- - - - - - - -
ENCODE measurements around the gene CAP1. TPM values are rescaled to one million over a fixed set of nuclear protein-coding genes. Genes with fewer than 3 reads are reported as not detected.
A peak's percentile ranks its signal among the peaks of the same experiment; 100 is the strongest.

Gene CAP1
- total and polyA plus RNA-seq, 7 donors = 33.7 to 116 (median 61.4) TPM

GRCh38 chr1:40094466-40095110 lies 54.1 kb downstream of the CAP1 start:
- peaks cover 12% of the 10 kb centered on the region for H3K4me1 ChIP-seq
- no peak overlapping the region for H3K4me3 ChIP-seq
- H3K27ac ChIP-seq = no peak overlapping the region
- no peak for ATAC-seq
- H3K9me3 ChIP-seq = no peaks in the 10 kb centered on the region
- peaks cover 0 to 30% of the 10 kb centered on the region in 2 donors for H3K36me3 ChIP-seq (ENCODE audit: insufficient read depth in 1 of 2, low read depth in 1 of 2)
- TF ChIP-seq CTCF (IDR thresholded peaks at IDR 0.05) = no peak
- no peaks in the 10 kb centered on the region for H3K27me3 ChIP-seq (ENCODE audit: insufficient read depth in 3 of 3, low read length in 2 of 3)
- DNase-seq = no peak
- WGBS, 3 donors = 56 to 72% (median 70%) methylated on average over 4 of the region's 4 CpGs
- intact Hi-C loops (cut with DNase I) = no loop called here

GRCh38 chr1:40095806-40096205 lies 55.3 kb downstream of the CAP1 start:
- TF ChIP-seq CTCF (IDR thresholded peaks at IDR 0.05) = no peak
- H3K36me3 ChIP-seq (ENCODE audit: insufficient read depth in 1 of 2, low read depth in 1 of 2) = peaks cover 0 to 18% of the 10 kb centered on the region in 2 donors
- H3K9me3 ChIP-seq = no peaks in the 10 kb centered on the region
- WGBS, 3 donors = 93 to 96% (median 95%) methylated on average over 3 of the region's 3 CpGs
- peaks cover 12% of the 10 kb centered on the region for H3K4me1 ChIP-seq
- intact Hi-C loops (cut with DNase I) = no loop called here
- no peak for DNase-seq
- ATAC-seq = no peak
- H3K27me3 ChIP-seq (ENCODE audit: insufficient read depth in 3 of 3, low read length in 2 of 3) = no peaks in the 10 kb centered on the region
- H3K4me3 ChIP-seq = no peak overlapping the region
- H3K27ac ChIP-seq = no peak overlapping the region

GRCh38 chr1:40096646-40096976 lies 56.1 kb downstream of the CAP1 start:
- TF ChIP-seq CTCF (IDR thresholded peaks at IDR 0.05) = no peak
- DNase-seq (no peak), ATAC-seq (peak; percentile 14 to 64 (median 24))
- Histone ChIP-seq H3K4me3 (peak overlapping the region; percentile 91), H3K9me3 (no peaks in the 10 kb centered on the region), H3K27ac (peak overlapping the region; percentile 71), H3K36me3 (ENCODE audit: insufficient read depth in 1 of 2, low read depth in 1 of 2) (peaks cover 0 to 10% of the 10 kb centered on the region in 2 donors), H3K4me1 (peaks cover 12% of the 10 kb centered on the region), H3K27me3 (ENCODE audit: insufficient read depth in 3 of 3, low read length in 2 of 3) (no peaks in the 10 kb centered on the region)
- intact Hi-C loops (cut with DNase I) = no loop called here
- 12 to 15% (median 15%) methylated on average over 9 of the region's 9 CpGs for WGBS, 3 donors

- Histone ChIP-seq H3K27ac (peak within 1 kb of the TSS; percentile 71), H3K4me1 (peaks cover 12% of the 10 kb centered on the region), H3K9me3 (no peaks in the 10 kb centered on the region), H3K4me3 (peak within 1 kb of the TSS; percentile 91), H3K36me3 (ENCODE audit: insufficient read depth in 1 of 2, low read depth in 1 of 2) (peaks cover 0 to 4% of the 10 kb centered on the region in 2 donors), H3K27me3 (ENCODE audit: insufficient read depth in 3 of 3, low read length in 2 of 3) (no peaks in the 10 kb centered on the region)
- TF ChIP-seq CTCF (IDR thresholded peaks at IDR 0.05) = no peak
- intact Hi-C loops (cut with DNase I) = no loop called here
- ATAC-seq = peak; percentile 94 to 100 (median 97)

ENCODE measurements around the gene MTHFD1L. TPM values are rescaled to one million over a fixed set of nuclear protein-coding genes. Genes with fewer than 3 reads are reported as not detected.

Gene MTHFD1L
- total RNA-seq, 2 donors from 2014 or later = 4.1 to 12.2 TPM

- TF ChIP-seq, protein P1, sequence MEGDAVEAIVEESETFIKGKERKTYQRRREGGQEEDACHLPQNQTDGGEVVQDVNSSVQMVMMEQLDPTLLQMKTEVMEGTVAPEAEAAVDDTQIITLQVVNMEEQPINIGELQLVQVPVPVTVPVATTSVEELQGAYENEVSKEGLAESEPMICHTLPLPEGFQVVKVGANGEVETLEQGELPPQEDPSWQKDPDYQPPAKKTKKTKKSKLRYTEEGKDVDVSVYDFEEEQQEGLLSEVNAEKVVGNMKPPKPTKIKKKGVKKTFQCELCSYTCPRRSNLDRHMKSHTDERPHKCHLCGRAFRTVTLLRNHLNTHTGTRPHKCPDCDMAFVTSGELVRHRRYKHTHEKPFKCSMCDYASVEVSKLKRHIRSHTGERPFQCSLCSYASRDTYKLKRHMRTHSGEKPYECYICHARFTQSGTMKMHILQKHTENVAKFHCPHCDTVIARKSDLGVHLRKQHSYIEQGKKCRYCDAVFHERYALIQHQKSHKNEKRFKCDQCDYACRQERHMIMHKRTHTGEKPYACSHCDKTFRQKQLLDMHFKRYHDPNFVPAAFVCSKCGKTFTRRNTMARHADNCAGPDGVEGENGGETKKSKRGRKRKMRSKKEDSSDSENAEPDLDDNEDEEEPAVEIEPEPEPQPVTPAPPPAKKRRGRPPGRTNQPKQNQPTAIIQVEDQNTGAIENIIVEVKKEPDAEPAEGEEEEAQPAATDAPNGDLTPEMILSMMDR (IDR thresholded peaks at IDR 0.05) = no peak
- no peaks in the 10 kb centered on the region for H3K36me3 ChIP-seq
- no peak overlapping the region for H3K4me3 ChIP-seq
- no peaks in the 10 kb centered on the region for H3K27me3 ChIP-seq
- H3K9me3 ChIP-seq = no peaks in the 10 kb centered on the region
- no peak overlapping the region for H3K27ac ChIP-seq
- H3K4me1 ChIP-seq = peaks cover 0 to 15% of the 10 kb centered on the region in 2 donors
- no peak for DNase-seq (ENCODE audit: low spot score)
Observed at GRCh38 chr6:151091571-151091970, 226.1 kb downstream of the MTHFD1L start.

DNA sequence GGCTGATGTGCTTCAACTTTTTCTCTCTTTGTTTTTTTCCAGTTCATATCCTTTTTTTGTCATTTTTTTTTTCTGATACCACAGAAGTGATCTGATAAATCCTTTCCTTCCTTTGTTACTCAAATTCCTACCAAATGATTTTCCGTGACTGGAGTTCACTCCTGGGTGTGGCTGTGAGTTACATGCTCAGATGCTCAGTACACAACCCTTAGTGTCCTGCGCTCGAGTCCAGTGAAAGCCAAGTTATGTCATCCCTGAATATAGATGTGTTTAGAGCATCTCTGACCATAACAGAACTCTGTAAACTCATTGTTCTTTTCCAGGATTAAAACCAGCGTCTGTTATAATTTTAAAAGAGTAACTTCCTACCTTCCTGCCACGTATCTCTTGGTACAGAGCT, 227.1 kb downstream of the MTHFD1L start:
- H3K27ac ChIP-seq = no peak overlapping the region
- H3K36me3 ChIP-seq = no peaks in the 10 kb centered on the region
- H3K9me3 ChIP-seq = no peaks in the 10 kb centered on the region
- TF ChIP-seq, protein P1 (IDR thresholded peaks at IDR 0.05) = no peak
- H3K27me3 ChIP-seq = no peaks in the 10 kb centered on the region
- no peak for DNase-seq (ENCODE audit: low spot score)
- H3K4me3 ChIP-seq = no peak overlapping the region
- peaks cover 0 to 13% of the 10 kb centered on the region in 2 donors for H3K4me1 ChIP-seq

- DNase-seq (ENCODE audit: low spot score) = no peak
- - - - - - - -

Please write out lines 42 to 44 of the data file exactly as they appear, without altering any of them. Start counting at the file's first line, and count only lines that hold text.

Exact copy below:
- TF ChIP-seq, protein P1, sequence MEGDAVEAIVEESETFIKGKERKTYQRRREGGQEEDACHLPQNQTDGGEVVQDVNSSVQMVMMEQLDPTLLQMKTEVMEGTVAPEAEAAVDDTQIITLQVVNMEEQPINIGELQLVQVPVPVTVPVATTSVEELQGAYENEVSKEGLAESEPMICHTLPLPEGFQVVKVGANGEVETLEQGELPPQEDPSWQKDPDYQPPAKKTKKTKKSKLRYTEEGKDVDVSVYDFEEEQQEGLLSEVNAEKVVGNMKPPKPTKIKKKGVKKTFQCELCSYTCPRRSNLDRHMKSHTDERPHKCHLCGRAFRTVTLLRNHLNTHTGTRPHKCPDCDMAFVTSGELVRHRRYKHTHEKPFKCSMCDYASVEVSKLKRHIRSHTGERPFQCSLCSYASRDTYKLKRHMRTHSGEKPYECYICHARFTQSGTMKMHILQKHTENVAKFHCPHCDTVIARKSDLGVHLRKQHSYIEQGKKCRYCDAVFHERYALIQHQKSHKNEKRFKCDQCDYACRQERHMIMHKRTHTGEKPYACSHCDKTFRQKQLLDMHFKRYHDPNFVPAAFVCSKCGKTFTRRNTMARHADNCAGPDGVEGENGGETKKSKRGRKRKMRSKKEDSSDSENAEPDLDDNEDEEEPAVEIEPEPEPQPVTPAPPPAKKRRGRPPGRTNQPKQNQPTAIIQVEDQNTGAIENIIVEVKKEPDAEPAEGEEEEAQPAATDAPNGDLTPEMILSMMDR (IDR thresholded peaks at IDR 0.05) = no peak
- no peaks in the 10 kb centered on the region for H3K36me3 ChIP-seq
- no peak overlapping the region for H3K4me3 ChIP-seq